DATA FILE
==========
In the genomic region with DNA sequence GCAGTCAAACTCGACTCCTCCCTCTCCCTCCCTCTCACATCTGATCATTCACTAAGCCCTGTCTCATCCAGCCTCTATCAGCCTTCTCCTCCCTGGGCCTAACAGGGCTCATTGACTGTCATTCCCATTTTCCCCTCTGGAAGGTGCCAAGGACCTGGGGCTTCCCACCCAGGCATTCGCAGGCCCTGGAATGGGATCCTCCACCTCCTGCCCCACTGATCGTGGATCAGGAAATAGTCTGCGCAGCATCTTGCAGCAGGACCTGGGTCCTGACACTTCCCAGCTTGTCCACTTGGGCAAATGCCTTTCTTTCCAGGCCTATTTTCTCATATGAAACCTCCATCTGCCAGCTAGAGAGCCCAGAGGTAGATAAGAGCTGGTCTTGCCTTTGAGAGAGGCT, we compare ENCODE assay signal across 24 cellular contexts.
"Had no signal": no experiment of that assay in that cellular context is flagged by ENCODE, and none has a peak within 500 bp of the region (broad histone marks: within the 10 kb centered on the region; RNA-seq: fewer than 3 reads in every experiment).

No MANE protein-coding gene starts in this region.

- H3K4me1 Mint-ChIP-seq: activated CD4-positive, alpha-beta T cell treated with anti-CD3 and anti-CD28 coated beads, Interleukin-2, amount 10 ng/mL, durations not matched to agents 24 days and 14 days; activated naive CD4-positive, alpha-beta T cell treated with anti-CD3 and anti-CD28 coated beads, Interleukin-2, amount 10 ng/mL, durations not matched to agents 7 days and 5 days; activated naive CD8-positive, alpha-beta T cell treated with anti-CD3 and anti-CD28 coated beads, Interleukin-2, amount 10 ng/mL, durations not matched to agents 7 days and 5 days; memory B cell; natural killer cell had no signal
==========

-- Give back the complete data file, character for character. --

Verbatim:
In the genomic region with DNA sequence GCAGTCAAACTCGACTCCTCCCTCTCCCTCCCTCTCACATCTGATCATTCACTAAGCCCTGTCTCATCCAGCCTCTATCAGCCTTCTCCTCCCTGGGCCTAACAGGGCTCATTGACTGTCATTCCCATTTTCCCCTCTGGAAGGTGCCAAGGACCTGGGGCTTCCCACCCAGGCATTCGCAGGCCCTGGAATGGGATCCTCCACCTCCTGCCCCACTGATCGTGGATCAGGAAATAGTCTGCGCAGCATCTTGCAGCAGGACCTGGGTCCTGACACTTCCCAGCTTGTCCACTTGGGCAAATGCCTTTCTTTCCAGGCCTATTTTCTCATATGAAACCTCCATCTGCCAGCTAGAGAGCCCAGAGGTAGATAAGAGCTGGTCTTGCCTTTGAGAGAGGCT, we compare ENCODE assay signal across 24 cellular contexts.
"Had no signal": no experiment of that assay in that cellular context is flagged by ENCODE, and none has a peak within 500 bp of the region (broad histone marks: within the 10 kb centered on the region; RNA-seq: fewer than 3 reads in every experiment).

No MANE protein-coding gene starts in this region.

- H3K4me1 Mint-ChIP-seq: activated CD4-positive, alpha-beta T cell treated with anti-CD3 and anti-CD28 coated beads, Interleukin-2, amount 10 ng/mL, durations not matched to agents 24 days and 14 days; activated naive CD4-positive, alpha-beta T cell treated with anti-CD3 and anti-CD28 coated beads, Interleukin-2, amount 10 ng/mL, durations not matched to agents 7 days and 5 days; activated naive CD8-positive, alpha-beta T cell treated with anti-CD3 and anti-CD28 coated beads, Interleukin-2, amount 10 ng/mL, durations not matched to agents 7 days and 5 days; memory B cell; natural killer cell had no signal